Web Page Banner

2023 Page 2 - Latest News and Photography Trip Reports

All the latest news and trip reports from my photography adventures around the U.K and abroad.

Trip Report July 2023

In July I had my third military low flying trip of the year with a three‑day visit to the Mach Loop, LFA7, followed by Saturday at the Royal International Air Tattoo (RIAT), RAF Fairford, Gloucestershire.

Wednesday 12th - I arrived at Dolgellau (Gwynedd, north‑west Wales) at 06:30 after an eight‐hour drive. After a much‑appreciated sausage butty and mug of coffee at the Costa Coffee (premises of the former Little Chef) I was prepared for the day ahead. I was undecided as to which photography location to try in the Mach Loop, but the weather conditions made me decide on The Spur, a location I have not visited since May 2018. The weather was more favourable than forecast, but it was quite windy and the location which is east facing would provide some shelter from the south‑westerly wind. Access to The Spur is via a sheep track traversing the hillside which is nicknamed the ‘Ankle Break’. Ferns which had grown to over 6ft high and were wet from the previous rainfall would have made navigating to the vantage point difficult, but I was pointed in the right direction at the start of the trek by a fellow photographer who departed to the location ahead of me. At 09:20 I had reached the vantage point and was prepared for any aircraft that might appear.
At some locations you have little time to react if an aircraft's approach is hidden from your view, so you must be constantly on high alert which can be tiring. At The Spur you can be more relaxed, as you have ample time to react to approaching aircraft as they appear around a bend in the valley routing towards you from the village of Dinas Mawddwy and past Bluebell (another photography location).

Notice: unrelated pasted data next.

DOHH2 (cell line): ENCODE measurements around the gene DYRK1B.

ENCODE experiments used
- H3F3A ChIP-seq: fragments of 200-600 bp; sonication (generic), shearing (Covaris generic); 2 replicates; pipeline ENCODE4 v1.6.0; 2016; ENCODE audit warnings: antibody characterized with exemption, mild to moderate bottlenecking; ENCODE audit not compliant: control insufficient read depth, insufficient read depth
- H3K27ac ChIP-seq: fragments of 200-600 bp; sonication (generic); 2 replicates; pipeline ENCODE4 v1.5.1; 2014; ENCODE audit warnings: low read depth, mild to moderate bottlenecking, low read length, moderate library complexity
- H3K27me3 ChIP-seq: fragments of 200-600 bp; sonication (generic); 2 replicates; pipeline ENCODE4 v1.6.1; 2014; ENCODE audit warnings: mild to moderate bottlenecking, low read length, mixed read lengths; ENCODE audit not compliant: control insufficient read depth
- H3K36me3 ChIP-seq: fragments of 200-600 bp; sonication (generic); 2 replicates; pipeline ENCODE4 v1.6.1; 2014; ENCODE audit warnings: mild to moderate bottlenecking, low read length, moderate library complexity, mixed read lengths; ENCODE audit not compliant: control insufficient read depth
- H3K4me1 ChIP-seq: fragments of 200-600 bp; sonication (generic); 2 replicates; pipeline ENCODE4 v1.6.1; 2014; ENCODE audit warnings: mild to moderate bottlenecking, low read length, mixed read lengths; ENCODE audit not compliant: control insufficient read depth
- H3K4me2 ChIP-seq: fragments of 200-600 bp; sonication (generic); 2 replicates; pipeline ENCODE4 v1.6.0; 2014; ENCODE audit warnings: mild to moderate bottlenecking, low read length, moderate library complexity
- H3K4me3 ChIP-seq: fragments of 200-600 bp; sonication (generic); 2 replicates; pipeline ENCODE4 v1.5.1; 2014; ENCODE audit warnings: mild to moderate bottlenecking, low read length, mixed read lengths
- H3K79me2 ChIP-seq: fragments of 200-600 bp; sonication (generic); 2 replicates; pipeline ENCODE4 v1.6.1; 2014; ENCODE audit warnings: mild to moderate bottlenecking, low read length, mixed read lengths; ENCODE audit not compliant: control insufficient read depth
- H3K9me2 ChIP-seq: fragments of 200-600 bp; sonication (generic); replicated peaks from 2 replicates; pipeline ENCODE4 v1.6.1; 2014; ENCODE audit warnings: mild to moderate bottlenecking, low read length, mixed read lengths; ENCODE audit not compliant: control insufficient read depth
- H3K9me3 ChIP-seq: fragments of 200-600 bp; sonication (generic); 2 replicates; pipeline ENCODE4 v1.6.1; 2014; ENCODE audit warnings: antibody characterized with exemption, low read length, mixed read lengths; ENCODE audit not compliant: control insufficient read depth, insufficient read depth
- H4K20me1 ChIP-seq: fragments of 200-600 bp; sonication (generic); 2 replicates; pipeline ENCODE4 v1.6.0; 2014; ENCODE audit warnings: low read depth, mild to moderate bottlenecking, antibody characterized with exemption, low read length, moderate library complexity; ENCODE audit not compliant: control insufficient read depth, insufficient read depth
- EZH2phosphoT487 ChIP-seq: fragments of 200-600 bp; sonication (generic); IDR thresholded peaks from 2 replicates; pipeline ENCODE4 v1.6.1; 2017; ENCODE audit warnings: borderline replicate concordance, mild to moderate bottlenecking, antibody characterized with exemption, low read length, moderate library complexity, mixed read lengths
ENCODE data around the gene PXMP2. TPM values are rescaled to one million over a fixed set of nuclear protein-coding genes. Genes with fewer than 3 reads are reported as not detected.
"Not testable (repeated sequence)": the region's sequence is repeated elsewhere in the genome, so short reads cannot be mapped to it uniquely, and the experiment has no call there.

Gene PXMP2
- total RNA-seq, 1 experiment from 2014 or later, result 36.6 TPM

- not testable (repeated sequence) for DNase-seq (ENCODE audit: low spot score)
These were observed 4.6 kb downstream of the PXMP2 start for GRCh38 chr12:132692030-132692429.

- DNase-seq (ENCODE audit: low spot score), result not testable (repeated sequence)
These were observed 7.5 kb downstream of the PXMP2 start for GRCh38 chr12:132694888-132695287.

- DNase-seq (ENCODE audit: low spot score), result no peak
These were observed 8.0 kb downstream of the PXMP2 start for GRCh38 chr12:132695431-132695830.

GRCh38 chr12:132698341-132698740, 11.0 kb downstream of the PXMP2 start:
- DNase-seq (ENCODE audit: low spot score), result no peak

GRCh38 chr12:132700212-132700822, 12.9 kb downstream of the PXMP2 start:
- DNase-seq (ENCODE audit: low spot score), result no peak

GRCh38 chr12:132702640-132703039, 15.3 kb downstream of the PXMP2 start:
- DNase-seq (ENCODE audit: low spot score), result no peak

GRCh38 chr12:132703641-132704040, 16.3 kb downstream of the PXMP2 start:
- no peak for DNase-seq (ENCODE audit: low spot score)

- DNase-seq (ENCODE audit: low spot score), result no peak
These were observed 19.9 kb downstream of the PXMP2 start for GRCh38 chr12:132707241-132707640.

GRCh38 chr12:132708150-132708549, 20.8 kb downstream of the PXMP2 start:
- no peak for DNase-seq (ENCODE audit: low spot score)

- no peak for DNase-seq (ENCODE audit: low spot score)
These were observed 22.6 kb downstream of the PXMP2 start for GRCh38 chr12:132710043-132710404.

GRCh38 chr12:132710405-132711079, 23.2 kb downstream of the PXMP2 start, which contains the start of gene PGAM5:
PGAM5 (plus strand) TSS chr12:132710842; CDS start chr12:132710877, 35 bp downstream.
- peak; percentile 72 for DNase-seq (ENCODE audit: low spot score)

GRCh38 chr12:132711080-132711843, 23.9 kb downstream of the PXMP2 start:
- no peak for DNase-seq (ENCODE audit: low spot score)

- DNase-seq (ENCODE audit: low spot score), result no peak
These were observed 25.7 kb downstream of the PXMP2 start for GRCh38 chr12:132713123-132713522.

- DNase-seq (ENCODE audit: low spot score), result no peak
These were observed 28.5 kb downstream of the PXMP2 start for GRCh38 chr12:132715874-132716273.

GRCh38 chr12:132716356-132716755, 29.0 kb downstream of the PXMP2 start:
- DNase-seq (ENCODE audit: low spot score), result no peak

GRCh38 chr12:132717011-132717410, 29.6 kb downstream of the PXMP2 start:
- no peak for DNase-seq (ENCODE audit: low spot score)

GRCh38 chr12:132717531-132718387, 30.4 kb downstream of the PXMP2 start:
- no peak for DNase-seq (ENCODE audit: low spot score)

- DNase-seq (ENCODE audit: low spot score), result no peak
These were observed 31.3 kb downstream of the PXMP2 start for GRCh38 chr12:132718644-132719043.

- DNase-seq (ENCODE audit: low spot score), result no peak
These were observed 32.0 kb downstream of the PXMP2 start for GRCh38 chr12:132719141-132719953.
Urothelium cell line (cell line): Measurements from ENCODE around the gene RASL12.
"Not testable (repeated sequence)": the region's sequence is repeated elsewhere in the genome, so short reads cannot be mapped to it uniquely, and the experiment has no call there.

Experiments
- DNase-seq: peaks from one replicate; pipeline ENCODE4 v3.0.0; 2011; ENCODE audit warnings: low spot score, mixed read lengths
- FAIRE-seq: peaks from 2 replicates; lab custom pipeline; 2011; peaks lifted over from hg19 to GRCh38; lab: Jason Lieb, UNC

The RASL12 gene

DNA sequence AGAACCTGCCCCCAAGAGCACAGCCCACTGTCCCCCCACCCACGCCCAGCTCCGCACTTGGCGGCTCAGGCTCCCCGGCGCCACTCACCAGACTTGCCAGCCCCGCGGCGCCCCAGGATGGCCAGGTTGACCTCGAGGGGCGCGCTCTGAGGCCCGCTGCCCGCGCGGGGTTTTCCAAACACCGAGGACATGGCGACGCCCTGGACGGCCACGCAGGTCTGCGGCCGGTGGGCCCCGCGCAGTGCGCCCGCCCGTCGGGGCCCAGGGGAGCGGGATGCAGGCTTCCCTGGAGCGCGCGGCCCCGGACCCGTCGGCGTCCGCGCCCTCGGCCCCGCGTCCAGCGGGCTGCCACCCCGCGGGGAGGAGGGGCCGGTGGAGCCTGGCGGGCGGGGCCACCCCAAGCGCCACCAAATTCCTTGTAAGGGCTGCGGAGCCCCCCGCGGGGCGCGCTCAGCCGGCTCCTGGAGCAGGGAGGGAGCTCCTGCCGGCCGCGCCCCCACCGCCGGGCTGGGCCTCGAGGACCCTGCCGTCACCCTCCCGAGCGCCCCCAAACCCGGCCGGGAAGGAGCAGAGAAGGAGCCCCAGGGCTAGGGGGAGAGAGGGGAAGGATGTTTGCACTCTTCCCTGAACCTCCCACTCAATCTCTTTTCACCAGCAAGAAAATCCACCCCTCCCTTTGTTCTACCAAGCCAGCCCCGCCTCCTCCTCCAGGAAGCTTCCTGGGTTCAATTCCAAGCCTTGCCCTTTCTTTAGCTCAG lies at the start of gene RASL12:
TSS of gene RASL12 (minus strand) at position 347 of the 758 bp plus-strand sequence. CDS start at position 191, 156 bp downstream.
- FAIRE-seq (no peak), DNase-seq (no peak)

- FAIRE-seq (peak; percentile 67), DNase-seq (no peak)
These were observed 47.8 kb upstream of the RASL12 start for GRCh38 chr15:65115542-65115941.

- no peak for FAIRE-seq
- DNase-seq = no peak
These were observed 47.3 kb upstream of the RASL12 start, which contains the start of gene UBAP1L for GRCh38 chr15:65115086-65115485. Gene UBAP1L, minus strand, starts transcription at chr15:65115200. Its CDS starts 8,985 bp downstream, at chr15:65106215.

F-15E Strike Eagle, BuNo. 91-0604 USAF F‑15E Strike Eagle (BuNo. 91‑0604) takes the bend in the valley, as it approaches from Dinas Mawddwy.

The first aircraft to appear was USAF F‑15E Strike Eagle at 13:57, BuNo. 87‑0207 (in the markings of the 389th Fighter Squadron ‘Thunderbolts’, Mountain Home AFB, Idaho, USA) from Lakenheath, which was quickly followed at 13:59 by a Texan T.1, ZM340 from RAF Valley. The F‑15E Strike Eagle, BuNo. 87‑0207 returned at 14:31 with a companion, BuNo. 87‑0209 in the same squadron markings. At 16:10, Texan T.1, ZM340 returned with a companion, ZM327. At 16:23 two F‑15E Strike Eagles, BuNo. 91‑0604 and BuNo. 01‑2003 of the USAF 494th Fighter Squadron ‘Panthers’ routed past, followed at 16:51 by a single Hawk T.2, Zk038 from RAF Valley.
During the late afternoon more photographers had started arriving, which signalled that something unusual was possibly going to appear. The rumour circulating was that the Spanish Navy Harriers which were visiting RAF Fairford for the Royal International Air Tattoo (RIAT) were departing on a 1.5‑hour sortie at 17:00. Their intentions for the sortie were unknown, but there was a hint that they could possibly be visiting the Mach Loop. Everyone stayed on the hill till 18:45 but the Harriers did not show.

F-15E Strike Eagle, BuNo. 87-0207 F‑15E Strike Eagle (BuNo. 87‑0207) of the USAF 389th Fighter Squadron, ‘Thunderbolts’, routes past The Spur.